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How to: Instantly turn water into snow

Chalk this up under "Blogs You Ought to be Following". The Tumblr Fuck Yeah Fluid Dynamics is a great place to find succinct, clear explanations of the forces that make things flow. In particular, they're fantastic at posting explanations behind things you see in YouTube videos, both viral and obscure.

The video above — in which a nice Siberian guy tosses boiling water off his balcony and creates a cloud of snow — has been making the rounds recently. Here's how Fuck Yeah Fluid Dynamics explains it:

Several effects are going on here. The first thing to understand is how heat is transferred between objects or fluids of differing temperatures. The rate at which heat is transferred depends on the temperature difference between the air and the water; the larger that temperature difference is the faster heat is transferred. However, as that temperature difference decreases, so does the rate of heat transfer. So even though hot water will initially lose heat very quickly to its surroundings, water that is initially cold will still reach equilibrium with the cold air faster. Therefore, all things being equal, hot water does not freeze faster than cold water, as one might suspect from the video.

The key to the hot water’s fast-freeze here is not just the large temperature difference, though. It’s the fact that the water is being tossed ...

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Internet killjoy: Clams don't have giant tongues

This popular video is a great example of why cartoon-level humanization of animals doesn't really work. Yes, it looks like this clam just stuck its tongue out and licked up a bunch of salt. But clams don't have tongues. Let alone giant tongues that would take up most of the clam's body.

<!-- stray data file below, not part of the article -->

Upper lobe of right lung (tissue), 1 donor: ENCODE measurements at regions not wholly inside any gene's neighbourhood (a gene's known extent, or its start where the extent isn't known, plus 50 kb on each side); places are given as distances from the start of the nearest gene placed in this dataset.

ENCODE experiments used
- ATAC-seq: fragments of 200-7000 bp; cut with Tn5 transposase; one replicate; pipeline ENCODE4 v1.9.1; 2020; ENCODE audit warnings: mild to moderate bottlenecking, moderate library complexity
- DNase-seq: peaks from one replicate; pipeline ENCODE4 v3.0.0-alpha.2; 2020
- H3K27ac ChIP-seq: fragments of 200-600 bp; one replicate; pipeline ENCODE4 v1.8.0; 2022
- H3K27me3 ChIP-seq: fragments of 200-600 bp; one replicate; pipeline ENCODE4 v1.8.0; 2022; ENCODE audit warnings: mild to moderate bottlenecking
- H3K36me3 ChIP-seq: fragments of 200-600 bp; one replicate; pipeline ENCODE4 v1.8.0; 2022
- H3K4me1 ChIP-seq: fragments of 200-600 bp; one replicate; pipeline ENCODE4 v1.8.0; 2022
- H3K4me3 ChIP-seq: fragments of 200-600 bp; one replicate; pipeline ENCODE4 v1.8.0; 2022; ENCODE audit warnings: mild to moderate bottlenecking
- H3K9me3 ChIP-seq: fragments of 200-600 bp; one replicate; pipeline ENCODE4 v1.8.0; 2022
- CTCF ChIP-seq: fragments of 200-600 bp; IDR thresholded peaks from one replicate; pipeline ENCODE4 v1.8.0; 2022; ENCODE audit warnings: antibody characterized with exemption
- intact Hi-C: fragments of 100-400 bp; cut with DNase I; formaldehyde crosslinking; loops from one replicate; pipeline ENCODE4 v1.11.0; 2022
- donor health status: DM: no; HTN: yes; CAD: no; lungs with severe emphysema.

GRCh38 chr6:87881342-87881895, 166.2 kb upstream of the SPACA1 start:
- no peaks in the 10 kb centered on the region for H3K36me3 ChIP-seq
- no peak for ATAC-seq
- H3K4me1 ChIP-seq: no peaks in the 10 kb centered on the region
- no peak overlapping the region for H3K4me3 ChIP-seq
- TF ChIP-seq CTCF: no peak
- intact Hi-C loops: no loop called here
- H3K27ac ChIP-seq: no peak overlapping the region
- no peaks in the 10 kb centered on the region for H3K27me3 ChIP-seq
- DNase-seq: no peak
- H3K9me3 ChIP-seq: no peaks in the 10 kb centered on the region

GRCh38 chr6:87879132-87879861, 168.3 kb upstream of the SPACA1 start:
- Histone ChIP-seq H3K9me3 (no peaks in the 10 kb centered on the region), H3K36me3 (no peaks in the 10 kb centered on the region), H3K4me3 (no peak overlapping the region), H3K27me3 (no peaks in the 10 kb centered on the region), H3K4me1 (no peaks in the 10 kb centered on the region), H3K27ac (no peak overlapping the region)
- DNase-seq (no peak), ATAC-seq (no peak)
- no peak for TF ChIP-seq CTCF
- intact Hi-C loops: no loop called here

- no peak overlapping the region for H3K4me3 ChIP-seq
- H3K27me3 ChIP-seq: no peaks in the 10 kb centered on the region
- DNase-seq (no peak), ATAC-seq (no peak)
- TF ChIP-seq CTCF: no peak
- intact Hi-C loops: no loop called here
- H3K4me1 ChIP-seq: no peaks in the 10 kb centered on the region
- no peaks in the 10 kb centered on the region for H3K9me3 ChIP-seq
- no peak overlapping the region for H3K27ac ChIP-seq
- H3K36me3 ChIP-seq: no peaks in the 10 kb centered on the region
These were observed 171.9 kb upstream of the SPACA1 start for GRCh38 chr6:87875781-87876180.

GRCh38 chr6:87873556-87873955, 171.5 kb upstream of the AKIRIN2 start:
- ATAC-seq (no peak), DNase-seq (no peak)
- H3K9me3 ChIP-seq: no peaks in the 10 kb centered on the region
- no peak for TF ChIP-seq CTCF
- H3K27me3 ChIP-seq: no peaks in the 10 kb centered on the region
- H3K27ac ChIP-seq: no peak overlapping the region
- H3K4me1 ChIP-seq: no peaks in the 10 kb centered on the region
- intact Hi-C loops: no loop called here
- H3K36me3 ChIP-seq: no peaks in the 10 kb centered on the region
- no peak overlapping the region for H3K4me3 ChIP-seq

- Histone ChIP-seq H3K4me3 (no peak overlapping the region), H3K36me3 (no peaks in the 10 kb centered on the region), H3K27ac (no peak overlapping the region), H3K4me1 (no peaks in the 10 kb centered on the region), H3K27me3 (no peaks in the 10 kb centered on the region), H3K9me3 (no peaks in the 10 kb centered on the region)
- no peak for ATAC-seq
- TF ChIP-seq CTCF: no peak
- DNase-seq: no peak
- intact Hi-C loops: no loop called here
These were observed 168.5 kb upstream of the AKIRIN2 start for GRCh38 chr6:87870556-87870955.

In reality, that's a foot.

Have you ever looked at a mollusk like a clam and wondered whether and how it moves? That foot would be how. Clams use it for digging, because they live most of their lives buried in sand and mud. It can also be used for limited movement—usually, to get back into the water and then get reburied in the sand and mud.

Business Insider interviewed a couple of marine biologists who agree that the whole "salt-licking" thing is really just a side effect of this clam sticking out it's gooey foot.

Brian Bayne, a marine researcher from the University of Sydney agreed that this clam is definitely not feeding.

"These clams live buried in mud and they get there by digging-in with a large, mobile foot (which looks convincingly like a tongue), he said. "This clam, stranded on someone's floor, is trying to dig itself back home."

To take away the sting of scientific accuracy, after the cut you will find another YouTube video in which a (happy?) clam successfully uses its foot to return to the ocean. It's pretty cool.

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